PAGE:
- Central Frequency (Lambda) (common to source and destination)
     - TX Output power (source port-ID)
     - TX Output power (destination port-ID)
     - Operational-mode (compatible)
     - Vendor OUI (if the operational mode in not standard)
     - Pluggable part number (if the operational mode in not standard)
     - Admin-state (common ?)

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3.  Use Cases

   The different services supported by the network are shown in
   Figure 3.  This draft is focused on the inter-layer link, the DCO
   links setting through the MC-links setting although the POI first
   goal is to set an IP service.

   Figure 3

   +-------------+                                   +-------------+
   |     IP      |                                   |     IP      |
   |             |              IP-link              |             |
   |   <------------------------------------------------------->   |
   |             |                                   |             |
   |             |                                   |             |
   |  +-------+  |              Eth-link             |  +-------+  |
   |  |  <--------------------------------------------------->  |  |
   |  |       |  |                                   |  |       |  |
   |  |       |  |              DCO-link             |  |       |  |
   |  |  DCO <-------------------------------------------> DCO  |  |
   +--+-------+--+                                   +--+-------+--+
          ^                                                 ^
          |       +-------+                 +-------+       |
          |       |  OLS  |                 |  OLS  |       |
          |       |       |                 |       |       |
          +-----> | <-----------------------------> |<------+
     inter-layer  |       |    MC-link      |       | inter-layer
        link      |       |                 |       |    link
                  +-------+                 +-------+

   IP-link = IP service, out of this document scopo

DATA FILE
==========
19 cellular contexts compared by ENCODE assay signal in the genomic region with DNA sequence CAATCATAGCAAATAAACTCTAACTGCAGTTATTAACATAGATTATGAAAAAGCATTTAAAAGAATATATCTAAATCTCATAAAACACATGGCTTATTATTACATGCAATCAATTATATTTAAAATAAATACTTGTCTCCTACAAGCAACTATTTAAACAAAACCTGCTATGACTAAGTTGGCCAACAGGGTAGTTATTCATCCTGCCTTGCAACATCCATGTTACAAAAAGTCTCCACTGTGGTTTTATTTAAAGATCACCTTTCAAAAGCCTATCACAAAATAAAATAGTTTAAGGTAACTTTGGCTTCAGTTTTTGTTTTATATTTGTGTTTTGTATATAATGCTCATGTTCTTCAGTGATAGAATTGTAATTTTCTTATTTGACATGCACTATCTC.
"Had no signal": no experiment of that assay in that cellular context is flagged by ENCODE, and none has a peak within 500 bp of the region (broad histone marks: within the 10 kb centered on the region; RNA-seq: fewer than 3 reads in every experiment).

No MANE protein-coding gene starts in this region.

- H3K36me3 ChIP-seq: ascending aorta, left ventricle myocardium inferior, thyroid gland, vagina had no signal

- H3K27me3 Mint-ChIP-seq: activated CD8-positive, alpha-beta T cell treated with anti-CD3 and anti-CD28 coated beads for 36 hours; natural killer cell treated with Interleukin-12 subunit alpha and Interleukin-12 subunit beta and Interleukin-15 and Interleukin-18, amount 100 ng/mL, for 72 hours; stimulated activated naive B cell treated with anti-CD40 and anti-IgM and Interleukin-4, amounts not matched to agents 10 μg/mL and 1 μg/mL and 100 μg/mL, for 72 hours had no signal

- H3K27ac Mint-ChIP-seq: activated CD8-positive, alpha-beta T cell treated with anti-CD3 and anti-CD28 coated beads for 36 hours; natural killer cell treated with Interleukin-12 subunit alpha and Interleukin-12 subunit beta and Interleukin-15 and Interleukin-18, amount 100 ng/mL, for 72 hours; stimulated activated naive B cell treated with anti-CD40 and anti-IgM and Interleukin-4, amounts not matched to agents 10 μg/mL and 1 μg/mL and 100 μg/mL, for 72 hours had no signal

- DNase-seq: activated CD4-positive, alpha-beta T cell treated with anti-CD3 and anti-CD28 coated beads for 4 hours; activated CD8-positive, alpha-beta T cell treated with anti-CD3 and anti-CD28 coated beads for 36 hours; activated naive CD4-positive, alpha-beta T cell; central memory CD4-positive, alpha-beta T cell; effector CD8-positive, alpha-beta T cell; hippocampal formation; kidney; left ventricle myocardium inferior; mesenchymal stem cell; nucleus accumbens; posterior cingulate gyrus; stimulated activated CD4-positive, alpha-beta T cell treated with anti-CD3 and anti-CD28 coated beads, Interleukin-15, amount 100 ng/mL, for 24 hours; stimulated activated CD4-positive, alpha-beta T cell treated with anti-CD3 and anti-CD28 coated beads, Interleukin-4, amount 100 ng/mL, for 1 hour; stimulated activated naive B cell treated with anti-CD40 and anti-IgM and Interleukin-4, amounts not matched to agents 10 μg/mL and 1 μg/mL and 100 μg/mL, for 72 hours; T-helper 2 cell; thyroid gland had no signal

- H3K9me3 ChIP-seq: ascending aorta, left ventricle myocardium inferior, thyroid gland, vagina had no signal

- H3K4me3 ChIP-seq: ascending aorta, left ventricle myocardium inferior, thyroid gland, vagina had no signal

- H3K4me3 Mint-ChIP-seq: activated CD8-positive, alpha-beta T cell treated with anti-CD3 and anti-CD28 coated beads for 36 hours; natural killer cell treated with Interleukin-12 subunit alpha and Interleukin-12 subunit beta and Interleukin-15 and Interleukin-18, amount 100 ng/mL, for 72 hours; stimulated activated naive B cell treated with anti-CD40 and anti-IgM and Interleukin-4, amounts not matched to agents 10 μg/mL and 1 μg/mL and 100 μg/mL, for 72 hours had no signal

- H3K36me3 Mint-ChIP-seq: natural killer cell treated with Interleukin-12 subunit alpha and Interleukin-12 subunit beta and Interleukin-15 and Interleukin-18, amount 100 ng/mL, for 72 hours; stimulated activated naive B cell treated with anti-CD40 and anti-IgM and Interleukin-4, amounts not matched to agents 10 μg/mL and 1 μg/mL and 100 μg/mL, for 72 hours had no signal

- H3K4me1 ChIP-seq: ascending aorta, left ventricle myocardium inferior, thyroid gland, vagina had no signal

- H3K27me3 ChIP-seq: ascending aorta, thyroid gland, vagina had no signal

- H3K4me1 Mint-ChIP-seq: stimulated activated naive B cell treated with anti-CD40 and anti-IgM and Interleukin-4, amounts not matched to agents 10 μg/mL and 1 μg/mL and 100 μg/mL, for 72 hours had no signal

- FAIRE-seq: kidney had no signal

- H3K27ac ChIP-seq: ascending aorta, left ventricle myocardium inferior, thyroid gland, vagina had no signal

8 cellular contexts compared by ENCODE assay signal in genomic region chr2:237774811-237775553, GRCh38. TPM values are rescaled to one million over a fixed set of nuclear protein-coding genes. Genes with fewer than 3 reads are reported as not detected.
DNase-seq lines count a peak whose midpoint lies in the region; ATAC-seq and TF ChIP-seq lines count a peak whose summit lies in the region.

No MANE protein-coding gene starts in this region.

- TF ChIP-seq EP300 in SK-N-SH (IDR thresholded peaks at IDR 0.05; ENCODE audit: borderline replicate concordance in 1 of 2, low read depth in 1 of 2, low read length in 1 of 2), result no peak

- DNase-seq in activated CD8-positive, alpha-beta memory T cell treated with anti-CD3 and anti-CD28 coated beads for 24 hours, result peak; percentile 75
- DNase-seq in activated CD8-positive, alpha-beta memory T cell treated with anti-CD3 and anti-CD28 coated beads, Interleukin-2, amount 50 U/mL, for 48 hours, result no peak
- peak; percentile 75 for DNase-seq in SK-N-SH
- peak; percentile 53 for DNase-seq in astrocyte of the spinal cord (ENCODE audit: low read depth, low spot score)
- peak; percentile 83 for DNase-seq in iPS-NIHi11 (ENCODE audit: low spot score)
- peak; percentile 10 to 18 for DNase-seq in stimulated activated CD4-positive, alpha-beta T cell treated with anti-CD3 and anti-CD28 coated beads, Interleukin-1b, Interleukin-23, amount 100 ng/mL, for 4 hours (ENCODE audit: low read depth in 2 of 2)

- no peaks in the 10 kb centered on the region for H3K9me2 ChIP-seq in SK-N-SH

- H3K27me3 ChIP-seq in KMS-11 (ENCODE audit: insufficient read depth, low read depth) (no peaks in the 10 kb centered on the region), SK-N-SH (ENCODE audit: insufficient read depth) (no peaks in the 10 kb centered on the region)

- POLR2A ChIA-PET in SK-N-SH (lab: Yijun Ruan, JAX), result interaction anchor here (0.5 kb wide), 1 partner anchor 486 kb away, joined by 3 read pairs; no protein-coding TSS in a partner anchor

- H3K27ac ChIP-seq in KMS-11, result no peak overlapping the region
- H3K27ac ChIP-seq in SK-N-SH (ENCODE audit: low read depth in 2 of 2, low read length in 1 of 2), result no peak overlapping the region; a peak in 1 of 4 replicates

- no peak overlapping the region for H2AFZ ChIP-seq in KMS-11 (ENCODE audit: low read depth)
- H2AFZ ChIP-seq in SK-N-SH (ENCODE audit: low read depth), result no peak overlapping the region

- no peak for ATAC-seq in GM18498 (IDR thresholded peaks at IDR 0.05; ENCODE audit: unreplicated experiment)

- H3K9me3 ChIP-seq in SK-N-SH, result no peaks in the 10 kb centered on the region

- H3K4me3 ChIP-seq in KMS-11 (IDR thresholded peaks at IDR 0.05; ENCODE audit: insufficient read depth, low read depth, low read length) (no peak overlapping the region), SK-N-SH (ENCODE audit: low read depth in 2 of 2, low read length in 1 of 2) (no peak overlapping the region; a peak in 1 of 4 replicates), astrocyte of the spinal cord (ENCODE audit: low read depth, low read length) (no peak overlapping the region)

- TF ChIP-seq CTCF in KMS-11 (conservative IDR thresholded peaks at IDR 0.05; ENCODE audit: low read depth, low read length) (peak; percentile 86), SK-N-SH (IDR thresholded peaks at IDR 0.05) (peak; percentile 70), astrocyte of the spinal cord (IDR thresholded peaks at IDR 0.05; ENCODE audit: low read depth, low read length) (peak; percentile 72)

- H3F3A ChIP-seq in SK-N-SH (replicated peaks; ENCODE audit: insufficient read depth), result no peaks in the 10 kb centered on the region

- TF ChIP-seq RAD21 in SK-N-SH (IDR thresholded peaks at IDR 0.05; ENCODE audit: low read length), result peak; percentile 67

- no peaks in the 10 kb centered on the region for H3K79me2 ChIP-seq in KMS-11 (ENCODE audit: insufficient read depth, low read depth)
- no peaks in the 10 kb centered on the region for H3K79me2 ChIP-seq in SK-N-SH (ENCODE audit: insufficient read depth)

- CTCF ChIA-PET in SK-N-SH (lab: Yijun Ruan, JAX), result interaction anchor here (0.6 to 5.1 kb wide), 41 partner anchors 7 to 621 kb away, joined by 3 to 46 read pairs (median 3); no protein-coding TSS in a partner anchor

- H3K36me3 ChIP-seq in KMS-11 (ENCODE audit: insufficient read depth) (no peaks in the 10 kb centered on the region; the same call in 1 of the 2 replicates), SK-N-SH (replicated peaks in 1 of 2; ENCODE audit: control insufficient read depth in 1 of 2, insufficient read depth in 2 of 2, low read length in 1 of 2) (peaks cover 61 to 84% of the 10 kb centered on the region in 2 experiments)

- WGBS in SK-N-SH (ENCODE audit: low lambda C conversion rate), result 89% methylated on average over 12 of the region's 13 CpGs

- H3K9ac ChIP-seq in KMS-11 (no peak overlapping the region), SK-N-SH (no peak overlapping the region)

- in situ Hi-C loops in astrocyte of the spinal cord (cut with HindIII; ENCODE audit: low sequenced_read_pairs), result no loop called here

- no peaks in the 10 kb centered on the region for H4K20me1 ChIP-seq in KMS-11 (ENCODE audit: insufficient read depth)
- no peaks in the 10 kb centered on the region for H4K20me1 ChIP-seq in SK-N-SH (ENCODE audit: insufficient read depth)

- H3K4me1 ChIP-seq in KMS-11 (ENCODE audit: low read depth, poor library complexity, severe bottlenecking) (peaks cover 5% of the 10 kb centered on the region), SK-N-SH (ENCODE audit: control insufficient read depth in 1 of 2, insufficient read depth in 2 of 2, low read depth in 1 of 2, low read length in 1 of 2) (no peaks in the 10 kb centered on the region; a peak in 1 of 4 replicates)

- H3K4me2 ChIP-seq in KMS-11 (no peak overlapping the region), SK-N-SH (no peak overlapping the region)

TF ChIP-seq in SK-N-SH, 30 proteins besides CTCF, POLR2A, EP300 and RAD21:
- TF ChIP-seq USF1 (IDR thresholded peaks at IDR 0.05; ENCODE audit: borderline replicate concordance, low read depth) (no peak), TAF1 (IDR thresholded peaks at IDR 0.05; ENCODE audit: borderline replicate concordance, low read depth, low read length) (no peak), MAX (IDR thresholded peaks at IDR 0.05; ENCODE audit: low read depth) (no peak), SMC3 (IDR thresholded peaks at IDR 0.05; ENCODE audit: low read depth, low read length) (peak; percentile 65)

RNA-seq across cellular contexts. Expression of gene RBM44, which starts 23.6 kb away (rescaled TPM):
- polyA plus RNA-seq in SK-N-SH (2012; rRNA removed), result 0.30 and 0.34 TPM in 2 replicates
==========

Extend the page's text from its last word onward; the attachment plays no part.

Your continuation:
Eth-link = Ethernet connection
   DCO-link = Pluggable connection (OTSi connection)
   MC-link = Media Channel link (MC optical circuit)

                   Figure 3: Cross layer interconnection

   The use cases supported by the models are:

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   Inter Layer Link discovery and provisioning
      The inter-layer links are the interconnections (fiber) between the
      pluggable ports (in the Packet Layer) and the ROADM ports (in the
      Optical Layer).  They are set in the Packet and DWDM nodes either
      manually (e.g.  CLI) or via PNCs.  The values identifying the
      inter layer links may be defined by MDSC which has the visibility
      of both IP and Optical layers.

   Network topology discovery and provisioning
      MDSC retrieves the packet network topology from the P-PNC and the
      optical network topology from the O-PNC.  MDSC collects and
      rebuilds the service topology based on the services information
      coming from P-PNC and O-PNC as described in draft-ietf-teas-actn-
      poi- applicability.  [I-D.draft-ietf-teas-actn-poi-applicability]

   End to End Packet service provisioning / deletion
      MDSC is asked to set a Packet service between two Routers
      requiring additional connectivity bandwidth.

   Optical Circuit provisioning / deletion
      MDSC is asked to set an Optical Circuit between two router ports
      (O-PNC will receive the same request from MDSC).  This is
      specially needed during the network installation to provide
      Connectivity between two Routers, the IP link will be set up later
      using this optical circuit.

   LAG extension
      MDSC is asked to extend a service bandwidth.  This may require
      more Router optical connectivity.

   Optical Restoration
      O-PNC detects an optical network failure and reroutes the optical
      circuits to a different path (and lambda).

   Network Maintenance Operations
      MDSC is asked to isolate part of the optical network for
      maintenance and coordinate the O-PNC and P-PNC to preserve the
      traffic during the maintenance operation.

3.1.  Inter Layer Link discovery and provisioning

   The inter-layer links are set in the Packet and DWDM nodes either
   manually (e.g. via CLI or NMS) during the installation phase when the
   operator connects the Pluggable Transceiver to the ROADM port via
   fiber patch cord or is defined by the MDSC controller and provisioned
   via the PNCs.  One method and model to define the Inter Layer Link
   is, for example, to assign a value to the patchcord (for Tx and RX
   directions) and store those values in the Pluggable and ROADM port

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   provisioning when the fiber is connected between the two ports.  This
   allows the PNCs to retrieve the values and share them with the MDSC
   for the correlation and check.  Other smarter and automatic methods
   of patchcord discovery may be defined but are outside of this draft
   scope.

   The inter-layer link must be set (or clear) any time a new pluggable